An Introduction To Redwork Embroidery
In the late 1800s, redwork embroidery history was really big throughout America. People loved using this technique in bedding and other items. However, it wasn’t until the 1940s that it started becoming more common in embroidery. Coverlets were still very popular, but now people also wanted them in plainer fabrics. This made the design much easier to use.
Red threads were originally made using a technique known as “embroidery by hand” or “hand embroidery”. Hand embroidery used colored yarn or silk to make designs onto fabric. This technique is still used today. Eventually, new techniques were developed to create different types of stitches, including machine embroidery, where the embroidered fabric is attached directly to another piece of material (such as a shirt) and quilting, where pieces of cloth are joined together to create larger shapes.
Penny Square Designs were popular during Victorian times. Quilters back then used them as a cheap alternative to expensive fabrics. Redwork quilts were also made using Penny Square Designs. Historical Quilts contain many pictures, but many of these images were drawn by hand. In order, the following illustrations are examples of this style:
|1) Children||2) Stem||3) Lace|
|4) Animals||5) Cross Stitch||6) Reverse Stitch|
|7) Flowers||8) Single Running||9) Double Running|
|10) Nursery Rhyme||11) Blanket Stitch||12) Block Stitch|
|13) Historical Pictures||14) Picot Edge||15) Zigzag|
|16) Running Stitch||17) Fan Pattern||18) Picot Edge|
|19) Chain||20) Feather||21) Straight Stitch|
|22) Double Running||23) Running Stitch||—|
Redwork embroidery is an ancient art, but it declined in the 20th century until it was brought back as an embroidered item. Machine embroidery is now being used to make redwork items. Penny squares, quilts, and household items can be adorned with redwork.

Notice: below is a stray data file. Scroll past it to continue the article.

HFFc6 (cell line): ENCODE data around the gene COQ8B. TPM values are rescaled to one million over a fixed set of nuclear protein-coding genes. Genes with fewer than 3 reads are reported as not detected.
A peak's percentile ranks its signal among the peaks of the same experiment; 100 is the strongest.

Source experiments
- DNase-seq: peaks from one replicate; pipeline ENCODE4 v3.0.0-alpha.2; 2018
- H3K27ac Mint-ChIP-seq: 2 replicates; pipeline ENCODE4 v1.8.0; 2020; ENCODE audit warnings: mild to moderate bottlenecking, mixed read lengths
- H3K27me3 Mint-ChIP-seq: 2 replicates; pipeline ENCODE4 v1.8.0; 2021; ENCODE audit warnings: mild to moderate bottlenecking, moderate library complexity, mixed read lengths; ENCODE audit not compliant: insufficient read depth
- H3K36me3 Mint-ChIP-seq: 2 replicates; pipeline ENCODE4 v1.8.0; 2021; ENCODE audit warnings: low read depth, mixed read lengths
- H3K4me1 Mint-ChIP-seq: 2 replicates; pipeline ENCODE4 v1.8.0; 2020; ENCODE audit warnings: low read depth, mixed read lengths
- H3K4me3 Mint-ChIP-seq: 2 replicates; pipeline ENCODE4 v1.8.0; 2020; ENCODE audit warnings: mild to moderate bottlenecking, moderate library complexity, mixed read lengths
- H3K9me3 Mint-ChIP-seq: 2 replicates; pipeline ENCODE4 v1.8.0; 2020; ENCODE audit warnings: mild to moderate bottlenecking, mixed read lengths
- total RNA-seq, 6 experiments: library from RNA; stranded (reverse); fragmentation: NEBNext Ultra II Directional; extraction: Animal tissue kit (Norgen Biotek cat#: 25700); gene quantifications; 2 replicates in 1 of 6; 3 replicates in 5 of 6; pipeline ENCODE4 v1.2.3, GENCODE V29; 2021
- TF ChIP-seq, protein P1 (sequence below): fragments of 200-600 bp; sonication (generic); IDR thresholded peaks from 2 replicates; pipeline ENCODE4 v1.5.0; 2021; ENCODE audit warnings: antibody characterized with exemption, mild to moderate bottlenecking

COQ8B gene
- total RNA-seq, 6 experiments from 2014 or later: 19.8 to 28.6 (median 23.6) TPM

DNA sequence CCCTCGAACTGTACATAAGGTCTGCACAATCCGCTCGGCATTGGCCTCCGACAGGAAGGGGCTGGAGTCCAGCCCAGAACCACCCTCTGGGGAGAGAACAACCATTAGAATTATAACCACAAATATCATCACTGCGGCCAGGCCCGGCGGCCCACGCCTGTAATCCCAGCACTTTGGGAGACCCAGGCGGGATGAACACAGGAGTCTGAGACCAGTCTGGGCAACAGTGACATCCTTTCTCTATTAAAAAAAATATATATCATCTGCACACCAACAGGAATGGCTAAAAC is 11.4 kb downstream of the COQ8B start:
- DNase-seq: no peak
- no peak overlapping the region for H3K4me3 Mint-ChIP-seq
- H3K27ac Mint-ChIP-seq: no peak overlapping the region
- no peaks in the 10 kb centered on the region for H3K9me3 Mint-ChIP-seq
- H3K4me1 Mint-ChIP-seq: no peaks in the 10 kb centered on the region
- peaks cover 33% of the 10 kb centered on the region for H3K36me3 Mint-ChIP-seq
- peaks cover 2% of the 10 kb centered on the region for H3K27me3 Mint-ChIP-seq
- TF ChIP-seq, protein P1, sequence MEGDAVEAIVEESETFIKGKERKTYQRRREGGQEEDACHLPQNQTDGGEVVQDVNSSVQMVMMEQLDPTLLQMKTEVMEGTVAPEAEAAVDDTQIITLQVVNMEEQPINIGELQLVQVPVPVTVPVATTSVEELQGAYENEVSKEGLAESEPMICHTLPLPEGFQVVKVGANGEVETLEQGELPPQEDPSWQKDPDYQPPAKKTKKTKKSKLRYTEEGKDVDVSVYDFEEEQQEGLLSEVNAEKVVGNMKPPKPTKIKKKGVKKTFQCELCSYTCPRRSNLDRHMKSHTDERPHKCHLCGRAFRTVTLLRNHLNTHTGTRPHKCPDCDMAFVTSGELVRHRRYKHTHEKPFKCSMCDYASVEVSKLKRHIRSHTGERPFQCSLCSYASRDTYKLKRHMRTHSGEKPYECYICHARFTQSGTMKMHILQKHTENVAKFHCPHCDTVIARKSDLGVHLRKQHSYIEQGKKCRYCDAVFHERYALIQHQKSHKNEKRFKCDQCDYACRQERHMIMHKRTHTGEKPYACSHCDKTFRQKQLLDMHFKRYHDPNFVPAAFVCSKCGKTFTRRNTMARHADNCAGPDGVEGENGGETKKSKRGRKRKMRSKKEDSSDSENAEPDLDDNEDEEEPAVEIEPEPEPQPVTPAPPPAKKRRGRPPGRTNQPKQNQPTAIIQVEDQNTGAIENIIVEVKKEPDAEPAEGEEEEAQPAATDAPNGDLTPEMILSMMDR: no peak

Modern redwork embroidery designs are generally outlined designs and are not filled in. Stitching out these designs quickly makes them perfect for quiltmaking and stippling. Use a layer of batting underneath the stabilizer before stitching out the design for an amazing quilting effect.
Today’s redwork embroidery designs are called blackwork, green work, or blue work depending on the color of the thread used to stitch them out. You can experiment with your various threads, sewing out designs using white or cream-colored threads on dark fabrics for more interesting results. Generally, a lighter thread color makes the design easier to see, but if you do it the other way around you’ll get some pretty impressive results, too!
Try using different threads, or try using different colors. Redwork quilts are great because they aren’t filled with details. The heavyweight thread won’t ruin the pattern, but it could be heavy enough to make it difficult to stitch. A heavy thread won’t affect the fabric texture.
Always test your ideas and designs before sewing them onto fabric. Make sure the recommendations given by the designer are appropriate for the thread sizes and needles you are using. You should also test your designs on a smaller scale first, so if the design doesn’t work as planned, you can alter it accordingly before sewing it onto the actual garment.